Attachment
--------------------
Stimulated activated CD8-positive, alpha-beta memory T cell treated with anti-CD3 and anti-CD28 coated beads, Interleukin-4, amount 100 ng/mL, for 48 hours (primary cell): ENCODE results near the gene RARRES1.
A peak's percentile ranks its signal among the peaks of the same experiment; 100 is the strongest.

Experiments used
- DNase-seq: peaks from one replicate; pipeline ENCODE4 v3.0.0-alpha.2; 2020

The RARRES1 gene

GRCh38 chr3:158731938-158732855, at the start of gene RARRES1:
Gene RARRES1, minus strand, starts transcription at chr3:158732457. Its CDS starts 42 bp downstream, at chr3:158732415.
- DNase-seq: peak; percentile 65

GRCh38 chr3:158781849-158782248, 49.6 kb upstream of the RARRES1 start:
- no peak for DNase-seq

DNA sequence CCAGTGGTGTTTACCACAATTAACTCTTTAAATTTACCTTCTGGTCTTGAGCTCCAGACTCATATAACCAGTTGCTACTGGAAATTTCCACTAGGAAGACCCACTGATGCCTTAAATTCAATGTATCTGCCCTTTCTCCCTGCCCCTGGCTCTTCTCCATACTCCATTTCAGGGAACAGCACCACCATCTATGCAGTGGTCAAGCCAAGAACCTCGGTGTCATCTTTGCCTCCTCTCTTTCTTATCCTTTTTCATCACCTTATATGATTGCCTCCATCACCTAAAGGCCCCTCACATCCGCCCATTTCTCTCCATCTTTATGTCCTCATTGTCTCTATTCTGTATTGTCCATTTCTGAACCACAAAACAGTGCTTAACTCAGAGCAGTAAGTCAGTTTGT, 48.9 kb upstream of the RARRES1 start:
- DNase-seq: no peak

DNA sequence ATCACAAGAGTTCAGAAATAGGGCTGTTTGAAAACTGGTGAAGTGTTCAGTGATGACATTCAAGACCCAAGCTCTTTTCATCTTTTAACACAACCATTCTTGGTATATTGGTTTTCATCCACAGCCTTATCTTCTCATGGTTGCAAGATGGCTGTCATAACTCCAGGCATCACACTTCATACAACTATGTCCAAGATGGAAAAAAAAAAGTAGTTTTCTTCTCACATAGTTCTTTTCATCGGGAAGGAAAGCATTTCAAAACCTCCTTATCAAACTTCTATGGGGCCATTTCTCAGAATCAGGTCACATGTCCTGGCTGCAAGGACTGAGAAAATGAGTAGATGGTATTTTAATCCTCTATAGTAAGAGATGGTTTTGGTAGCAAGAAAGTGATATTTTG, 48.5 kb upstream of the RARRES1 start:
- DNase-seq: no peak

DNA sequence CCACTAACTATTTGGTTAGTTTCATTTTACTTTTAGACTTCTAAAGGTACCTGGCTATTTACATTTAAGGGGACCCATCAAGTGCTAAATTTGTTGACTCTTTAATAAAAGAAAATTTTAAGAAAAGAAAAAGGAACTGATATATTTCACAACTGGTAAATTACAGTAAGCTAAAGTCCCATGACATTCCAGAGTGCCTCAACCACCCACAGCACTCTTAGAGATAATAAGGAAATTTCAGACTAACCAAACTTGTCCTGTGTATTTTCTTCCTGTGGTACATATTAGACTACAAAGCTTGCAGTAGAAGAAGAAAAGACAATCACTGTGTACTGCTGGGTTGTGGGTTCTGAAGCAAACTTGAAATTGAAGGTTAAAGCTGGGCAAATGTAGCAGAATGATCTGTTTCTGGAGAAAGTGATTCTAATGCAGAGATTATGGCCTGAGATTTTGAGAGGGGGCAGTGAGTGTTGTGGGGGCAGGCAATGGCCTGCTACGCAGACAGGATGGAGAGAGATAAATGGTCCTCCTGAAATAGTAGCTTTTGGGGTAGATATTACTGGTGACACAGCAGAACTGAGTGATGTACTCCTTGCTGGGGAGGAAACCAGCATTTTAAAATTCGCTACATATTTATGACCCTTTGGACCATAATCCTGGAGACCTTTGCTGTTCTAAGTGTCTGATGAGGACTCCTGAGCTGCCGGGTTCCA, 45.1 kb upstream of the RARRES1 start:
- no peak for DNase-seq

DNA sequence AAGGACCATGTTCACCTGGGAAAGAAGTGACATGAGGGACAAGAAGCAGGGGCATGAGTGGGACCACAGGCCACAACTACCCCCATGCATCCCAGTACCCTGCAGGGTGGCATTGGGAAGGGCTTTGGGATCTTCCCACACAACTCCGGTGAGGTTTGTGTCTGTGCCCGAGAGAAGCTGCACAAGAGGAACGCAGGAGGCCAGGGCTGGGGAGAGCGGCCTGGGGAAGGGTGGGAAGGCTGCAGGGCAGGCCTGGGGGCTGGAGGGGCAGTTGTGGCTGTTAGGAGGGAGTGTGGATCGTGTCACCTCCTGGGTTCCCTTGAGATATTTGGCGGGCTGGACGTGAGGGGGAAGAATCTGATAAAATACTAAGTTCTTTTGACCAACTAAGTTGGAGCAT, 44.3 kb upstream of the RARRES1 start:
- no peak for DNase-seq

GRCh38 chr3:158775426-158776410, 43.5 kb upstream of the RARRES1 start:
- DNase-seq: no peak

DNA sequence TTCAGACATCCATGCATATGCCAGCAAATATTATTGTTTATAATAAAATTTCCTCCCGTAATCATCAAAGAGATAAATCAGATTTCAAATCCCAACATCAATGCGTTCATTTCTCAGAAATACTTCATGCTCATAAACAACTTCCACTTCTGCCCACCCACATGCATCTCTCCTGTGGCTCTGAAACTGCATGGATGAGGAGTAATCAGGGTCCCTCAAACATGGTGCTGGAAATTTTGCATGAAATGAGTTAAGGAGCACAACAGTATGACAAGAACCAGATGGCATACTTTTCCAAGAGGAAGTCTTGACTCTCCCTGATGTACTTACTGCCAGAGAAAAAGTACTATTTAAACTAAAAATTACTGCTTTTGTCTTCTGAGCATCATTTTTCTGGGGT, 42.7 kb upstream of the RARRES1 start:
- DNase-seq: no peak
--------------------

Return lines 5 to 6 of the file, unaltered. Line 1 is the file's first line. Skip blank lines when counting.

The RARRES1 gene

GRCh38 chr3:158731938-158732855, at the start of gene RARRES1: